British Colonies in North America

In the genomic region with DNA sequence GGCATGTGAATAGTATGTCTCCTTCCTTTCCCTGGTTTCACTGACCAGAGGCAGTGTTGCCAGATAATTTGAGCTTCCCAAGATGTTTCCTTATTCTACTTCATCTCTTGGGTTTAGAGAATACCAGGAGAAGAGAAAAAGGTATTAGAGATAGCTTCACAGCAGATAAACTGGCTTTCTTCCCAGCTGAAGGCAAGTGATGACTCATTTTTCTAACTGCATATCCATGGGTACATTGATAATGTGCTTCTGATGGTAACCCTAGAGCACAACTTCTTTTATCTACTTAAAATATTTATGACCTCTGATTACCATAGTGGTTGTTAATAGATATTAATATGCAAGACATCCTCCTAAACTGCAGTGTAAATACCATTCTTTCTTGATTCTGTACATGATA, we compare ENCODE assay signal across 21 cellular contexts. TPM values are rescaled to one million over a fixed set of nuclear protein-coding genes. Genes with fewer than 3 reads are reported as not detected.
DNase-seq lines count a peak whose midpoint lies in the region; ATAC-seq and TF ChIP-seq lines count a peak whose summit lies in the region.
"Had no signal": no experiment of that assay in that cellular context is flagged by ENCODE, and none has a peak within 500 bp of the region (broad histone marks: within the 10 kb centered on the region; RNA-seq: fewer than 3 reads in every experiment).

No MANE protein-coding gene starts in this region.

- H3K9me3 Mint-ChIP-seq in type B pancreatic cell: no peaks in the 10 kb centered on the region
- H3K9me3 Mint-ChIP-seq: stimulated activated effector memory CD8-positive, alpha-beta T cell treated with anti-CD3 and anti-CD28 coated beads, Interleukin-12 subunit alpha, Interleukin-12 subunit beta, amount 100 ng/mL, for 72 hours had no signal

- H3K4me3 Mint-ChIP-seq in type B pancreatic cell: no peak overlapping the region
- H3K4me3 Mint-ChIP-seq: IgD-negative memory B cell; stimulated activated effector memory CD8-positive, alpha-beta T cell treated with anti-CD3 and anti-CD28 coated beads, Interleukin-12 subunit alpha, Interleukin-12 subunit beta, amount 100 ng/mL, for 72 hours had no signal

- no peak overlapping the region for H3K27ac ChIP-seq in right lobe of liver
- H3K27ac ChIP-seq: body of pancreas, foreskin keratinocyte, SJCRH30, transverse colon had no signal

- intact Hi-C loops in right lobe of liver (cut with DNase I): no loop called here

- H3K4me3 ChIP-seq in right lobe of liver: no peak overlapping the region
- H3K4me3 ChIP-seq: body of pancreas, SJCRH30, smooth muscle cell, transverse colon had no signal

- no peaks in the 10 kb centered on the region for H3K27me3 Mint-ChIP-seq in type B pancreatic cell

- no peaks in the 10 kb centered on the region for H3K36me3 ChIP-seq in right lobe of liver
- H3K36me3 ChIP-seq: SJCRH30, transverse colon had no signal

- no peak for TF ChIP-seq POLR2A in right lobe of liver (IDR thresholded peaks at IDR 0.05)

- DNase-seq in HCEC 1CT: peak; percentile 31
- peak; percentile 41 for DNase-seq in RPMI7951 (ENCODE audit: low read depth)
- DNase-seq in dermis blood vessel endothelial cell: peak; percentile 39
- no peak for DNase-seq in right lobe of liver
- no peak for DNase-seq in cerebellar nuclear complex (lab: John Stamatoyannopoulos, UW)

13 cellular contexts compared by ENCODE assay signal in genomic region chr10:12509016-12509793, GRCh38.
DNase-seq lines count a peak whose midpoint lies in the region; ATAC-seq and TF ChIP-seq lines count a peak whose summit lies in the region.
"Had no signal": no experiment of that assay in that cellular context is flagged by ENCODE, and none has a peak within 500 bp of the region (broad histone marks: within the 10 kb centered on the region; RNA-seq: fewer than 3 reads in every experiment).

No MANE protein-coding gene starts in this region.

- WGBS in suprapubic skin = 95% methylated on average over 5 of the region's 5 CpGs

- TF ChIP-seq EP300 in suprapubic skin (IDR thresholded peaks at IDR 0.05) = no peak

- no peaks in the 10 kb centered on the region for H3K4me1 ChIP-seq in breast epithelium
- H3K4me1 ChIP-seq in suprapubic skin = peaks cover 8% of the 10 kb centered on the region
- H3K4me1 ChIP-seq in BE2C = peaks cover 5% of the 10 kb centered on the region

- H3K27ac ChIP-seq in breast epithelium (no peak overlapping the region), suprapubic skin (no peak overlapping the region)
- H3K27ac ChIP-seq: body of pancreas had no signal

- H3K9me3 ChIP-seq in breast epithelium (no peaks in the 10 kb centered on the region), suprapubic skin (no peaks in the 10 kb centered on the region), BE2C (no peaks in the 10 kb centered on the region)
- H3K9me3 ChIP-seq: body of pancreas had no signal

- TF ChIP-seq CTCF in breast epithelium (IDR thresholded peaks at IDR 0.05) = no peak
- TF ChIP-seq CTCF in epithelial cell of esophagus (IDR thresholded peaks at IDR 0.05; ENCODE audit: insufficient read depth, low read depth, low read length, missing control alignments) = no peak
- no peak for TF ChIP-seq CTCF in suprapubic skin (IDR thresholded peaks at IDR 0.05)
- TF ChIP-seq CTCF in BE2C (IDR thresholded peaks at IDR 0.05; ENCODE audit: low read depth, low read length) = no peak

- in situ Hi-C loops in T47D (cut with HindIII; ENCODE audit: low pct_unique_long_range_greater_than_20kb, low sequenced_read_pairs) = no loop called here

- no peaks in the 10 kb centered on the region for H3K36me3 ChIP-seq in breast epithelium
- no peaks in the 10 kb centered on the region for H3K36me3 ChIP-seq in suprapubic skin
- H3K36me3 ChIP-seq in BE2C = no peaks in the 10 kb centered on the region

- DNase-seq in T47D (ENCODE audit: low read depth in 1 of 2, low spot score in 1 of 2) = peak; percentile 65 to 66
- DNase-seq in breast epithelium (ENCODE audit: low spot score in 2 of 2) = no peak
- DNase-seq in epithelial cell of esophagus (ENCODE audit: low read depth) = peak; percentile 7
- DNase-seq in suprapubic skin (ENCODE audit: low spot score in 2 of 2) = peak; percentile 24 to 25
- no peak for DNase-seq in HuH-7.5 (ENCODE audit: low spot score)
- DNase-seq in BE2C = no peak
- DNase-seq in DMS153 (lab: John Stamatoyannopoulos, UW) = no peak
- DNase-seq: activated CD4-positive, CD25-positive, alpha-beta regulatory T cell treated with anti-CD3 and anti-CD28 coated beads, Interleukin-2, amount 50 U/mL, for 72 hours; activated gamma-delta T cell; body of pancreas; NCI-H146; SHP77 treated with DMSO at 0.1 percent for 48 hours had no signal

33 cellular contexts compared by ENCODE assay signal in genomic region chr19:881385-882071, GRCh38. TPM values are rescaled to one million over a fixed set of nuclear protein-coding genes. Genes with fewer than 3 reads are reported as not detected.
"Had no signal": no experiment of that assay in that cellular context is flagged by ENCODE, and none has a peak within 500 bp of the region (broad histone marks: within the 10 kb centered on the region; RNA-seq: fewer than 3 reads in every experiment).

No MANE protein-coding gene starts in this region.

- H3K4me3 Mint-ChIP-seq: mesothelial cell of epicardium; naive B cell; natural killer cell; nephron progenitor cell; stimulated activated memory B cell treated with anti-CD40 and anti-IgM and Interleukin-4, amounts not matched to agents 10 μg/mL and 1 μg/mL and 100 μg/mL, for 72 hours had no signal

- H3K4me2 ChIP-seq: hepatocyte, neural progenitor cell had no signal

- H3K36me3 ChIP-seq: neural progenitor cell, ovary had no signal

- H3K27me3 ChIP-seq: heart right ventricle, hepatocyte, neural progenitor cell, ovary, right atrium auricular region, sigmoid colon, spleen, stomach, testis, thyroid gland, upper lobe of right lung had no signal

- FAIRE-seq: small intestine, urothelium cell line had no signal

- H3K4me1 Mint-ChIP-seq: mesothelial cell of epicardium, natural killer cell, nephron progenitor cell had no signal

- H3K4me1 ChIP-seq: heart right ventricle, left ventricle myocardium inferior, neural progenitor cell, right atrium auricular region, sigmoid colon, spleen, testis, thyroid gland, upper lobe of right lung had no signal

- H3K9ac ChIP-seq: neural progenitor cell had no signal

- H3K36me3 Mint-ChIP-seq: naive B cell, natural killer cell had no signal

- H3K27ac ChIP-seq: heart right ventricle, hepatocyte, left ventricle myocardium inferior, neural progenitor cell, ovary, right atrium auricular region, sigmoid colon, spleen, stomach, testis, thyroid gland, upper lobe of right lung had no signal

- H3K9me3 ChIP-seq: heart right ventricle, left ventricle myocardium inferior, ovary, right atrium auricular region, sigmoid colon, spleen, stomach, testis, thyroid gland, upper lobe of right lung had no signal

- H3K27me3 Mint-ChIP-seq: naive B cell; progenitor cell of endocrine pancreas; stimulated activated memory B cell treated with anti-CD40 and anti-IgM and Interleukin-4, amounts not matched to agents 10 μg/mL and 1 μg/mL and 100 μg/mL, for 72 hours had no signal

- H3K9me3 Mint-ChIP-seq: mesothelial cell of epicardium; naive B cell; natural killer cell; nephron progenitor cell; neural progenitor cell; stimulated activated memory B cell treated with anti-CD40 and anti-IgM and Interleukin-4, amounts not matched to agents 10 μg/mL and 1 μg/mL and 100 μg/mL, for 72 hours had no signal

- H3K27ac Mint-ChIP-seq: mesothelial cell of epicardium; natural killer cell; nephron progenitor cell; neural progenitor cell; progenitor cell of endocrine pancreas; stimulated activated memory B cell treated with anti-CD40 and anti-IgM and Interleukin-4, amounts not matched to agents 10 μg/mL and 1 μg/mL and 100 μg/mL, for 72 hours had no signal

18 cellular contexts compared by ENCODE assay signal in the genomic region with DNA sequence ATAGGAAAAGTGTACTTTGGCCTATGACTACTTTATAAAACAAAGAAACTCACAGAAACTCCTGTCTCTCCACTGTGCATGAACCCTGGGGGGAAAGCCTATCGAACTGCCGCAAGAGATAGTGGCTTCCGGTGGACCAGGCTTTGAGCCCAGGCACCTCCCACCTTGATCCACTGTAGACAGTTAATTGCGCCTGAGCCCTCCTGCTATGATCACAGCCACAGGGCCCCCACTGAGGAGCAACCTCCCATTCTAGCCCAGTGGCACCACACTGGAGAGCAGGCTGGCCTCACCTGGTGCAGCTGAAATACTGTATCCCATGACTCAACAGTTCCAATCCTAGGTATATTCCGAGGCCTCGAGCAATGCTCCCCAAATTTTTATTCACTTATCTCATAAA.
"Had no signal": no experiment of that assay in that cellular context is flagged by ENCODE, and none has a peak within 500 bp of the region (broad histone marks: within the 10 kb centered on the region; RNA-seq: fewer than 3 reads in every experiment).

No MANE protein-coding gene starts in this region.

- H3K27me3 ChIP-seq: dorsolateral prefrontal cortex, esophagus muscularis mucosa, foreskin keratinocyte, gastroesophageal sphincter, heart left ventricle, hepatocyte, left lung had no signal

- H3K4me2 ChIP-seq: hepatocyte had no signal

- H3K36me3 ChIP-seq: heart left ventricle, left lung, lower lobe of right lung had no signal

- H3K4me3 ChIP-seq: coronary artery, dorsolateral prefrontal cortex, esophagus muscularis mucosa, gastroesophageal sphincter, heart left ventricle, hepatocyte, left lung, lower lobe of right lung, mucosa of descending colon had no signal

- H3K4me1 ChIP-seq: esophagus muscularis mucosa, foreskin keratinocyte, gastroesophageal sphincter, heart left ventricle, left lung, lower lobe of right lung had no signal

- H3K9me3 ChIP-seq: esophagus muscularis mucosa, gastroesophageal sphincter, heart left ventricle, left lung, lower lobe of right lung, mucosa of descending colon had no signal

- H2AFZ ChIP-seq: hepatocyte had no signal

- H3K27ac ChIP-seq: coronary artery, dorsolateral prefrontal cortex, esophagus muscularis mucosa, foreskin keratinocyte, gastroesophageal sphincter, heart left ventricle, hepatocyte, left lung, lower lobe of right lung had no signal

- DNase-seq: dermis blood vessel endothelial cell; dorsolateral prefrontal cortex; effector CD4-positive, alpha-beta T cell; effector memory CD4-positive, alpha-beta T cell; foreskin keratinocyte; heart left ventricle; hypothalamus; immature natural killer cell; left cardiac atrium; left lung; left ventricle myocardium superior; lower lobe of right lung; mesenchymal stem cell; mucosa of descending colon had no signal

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British Colonies in North America Despite their staggering differences economically, politically, and culturally, the British colonies of North America managed to pull together to resist the British policies that were threatening their ways of life. Each of the colonies struggled to inhabit and thrive in a new land; disease, Native American raids, and lack of knowledge about growing crops were a few things that stood in their way. After powering through years of hardship and labor, losing loved ones, colonies failing, and struggling to survive, the colonies finally got on their feet and began to grow from the foundations they had established. Economically, the colonies were not similar; in fact, they had all built upon completely different resources depending on the fertility of the land. The English government made moving to the “New World” sound like an adventure and a second chance at life and this attracted many English colonists. The Chesapeake area was one of most popular places to emigrate because its thriving tobacco production was constantly in need of cheap labor. Indentured servants helped to sustain the colonies’ economic growth by keeping land and labor cheap. The New England colonists, however, realized that subsistence farming was good for their land. They also began to trade goods from England, such as fur, to the Native Americans and in return they received food. As these colonies grew, they began to incorporate new ways of providing for themselves, such as, fishing, lumbering, and selling slaves to the Chesapeake and Southern colonies. The Middle Colonies had fertile land and used it to grow cash crops, such as, corn and wheat. Much of their economic success was due to trading and selling these crops. ... ... middle of paper ... ...he king appointed officials to every colony to keep them in check. So, even though the colonies had their own governments, the appointed officials could always veto the decisions made by those governments. Also, the colonies were used to relying on each other for goods, so when they were pressured by the British policies, they bought goods from each other or other countries. Depending on each other for goods helped the colonies’ economies. Lastly, the colonies had been through everything together. They had all struggled through colonizing and trying to be successful, attacks from unfriendly Native Americans, and when England put them in the middle of the French and Indian War. These hardships brought them closer together. Despite the differences of the colonies, they were able to come together to defend what they had worked incredibly hard to establish.

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